At the 2001 MAA Southern California Spring Meeting
Six Bakersfield College Math
Students presented poster sessions at the Mathematical Association of America (MAA)
Southern California Spring Meeting at Cal State Fullerton on March 17,
2001. Bakersfield College accounted for
six of the 26 poster projects.
Ebola Sudan: A
National Threat
Kathryn Brinkley
I completed a project that
concerns the Ebola virus and the United States. I had ten infected hosts arrive in New York and tracked the
spread of the disease throughout the United States.
Kathryn’s project won the
award of Best Poster.
Project: Mars
Dan Cronquist

Almost
400 years ago, the astronomer Johannes Kepler observed how the tail of a
comet was blown across the sky as if by a solar wind. He reasoned that one day ships could be constructed
to sail this “wind’ and move across the heavens. Today this 400yearold idea is more than science fiction. It is well within our grasp. Pushed by the force of light from the sun,
solar sail ships could travel between planets near the speed of light. This project explores the basic design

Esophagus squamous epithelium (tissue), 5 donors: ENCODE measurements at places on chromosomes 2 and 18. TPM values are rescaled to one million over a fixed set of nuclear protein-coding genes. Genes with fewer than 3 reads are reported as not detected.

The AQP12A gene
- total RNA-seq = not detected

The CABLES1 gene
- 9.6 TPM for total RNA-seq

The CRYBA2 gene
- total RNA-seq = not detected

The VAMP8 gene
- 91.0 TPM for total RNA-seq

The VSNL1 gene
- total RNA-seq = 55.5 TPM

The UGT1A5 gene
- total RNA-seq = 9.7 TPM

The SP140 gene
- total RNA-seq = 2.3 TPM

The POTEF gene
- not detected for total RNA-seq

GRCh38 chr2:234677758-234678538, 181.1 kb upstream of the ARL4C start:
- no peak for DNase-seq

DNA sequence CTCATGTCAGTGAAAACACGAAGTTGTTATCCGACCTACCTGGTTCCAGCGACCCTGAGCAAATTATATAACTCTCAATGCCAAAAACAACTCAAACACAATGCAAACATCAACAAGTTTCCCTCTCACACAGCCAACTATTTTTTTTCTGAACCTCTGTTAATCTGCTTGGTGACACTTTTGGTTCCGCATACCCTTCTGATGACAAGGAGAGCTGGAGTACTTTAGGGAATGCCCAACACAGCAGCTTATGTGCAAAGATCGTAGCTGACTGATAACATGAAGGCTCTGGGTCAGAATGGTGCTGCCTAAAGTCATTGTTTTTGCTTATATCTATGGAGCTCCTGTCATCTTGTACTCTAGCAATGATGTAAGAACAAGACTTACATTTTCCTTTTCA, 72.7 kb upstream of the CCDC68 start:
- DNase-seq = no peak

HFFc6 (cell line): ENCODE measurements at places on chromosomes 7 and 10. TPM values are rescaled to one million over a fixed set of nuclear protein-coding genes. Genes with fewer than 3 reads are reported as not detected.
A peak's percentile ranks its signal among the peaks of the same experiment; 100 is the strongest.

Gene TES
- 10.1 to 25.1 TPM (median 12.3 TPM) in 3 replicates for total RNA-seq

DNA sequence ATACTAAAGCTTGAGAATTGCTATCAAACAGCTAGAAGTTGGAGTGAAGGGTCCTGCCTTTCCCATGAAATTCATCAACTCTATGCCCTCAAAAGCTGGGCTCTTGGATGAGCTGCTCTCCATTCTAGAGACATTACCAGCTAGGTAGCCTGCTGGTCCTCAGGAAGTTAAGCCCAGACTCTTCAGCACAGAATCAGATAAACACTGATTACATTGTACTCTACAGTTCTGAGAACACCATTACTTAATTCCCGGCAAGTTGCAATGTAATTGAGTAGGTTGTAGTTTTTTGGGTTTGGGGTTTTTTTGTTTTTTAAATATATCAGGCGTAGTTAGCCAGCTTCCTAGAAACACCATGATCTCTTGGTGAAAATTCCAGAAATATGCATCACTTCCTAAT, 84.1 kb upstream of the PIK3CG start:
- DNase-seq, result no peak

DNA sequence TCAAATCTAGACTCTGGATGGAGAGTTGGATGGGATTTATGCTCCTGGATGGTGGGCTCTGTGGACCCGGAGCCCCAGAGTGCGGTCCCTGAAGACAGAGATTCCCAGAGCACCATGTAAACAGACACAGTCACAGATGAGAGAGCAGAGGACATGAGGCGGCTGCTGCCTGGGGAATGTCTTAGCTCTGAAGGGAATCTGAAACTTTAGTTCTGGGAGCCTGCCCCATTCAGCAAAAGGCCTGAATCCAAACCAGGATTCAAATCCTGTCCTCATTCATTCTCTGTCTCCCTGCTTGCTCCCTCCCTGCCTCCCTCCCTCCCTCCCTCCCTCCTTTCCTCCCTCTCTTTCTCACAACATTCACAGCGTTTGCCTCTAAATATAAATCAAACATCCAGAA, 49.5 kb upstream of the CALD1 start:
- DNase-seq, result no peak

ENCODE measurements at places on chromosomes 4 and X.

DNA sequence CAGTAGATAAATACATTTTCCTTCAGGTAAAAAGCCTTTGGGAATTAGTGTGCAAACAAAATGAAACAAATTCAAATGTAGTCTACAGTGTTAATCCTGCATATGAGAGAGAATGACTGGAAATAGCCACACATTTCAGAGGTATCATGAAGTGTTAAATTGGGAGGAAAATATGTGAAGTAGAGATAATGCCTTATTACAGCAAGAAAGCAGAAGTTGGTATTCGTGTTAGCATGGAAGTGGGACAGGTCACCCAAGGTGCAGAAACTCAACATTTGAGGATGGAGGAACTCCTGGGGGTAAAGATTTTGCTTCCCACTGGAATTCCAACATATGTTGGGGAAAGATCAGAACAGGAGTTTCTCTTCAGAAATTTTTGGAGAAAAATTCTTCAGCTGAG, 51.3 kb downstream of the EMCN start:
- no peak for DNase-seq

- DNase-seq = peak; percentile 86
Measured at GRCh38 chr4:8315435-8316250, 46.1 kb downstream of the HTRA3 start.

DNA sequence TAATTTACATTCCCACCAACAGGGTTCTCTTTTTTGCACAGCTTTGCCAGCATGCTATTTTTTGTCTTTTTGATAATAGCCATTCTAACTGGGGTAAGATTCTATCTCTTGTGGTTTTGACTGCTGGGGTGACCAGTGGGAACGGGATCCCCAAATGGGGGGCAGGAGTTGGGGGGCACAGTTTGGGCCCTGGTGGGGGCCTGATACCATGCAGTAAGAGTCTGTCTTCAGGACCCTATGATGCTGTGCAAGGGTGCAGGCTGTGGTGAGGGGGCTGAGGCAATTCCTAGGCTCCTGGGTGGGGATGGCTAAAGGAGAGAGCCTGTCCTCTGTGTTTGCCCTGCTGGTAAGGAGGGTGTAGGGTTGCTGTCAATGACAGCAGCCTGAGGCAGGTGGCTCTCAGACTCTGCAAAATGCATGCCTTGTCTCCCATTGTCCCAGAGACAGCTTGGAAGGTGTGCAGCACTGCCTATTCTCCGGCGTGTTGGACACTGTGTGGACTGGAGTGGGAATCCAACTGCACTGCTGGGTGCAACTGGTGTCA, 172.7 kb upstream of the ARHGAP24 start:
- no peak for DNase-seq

considerations needed to sail a ship from Earth to Mars. Using the physical laws of gravity,
luminosity, motion, and acceleration of a solar ship. During the course of the project, a number
of solving methods were used including an 8^{th}order RungeKutta
method in conjunction with the mathematical software Maple. 
Dan also presented Project:
Mars at the National MAA conference in San Diego (January 2002).
Fuzzy Logic: Not Just for
Politicians
Lee Hyatt
I am
studying to be an electrical engineer, so I have chosen to compare how fuzzy
logic and PID loops are used in control processes. To do this I looked at the mathematics required by the two
systems to control an inverted pendulum. 

Angel Cortez and
Lee Hyatt
Explorations in Multiple Derivative Equations

This
research deals with describing and proving elementary equations that allow
for taking multiple derivatives. 
Brandon McNaughton
Triangular Perfect Squares
Daniel Rife

A
triangular number is half of the product of two consecutive integers. There are numerous relationships between
triangular numbers and perfect squares.
This project investigates some of these relationships. 
When a Protected Mountain Lion Eats an Endangered Bighorn
Sheep
This project is designed to
show the declining population levels of both the mountain lion and the bighorn sheep
due to the loss of territory, hunting, and sharing land with domesticated
sheep. The project hypothesis will
focus on how the lives of both species may be enhanced, without detrimental
consequences to the other. This will be
done through a series of statistical, trigonometric, and differential
equations.
Jeaninne Trimmer
Rick Darke, Becky Head,
Thomas Mieh, and Joe Saldivar were involved as advisors to the projects.
For additional information
contact Becky Head at 3954050 or rhead@bc.cc.ca.us.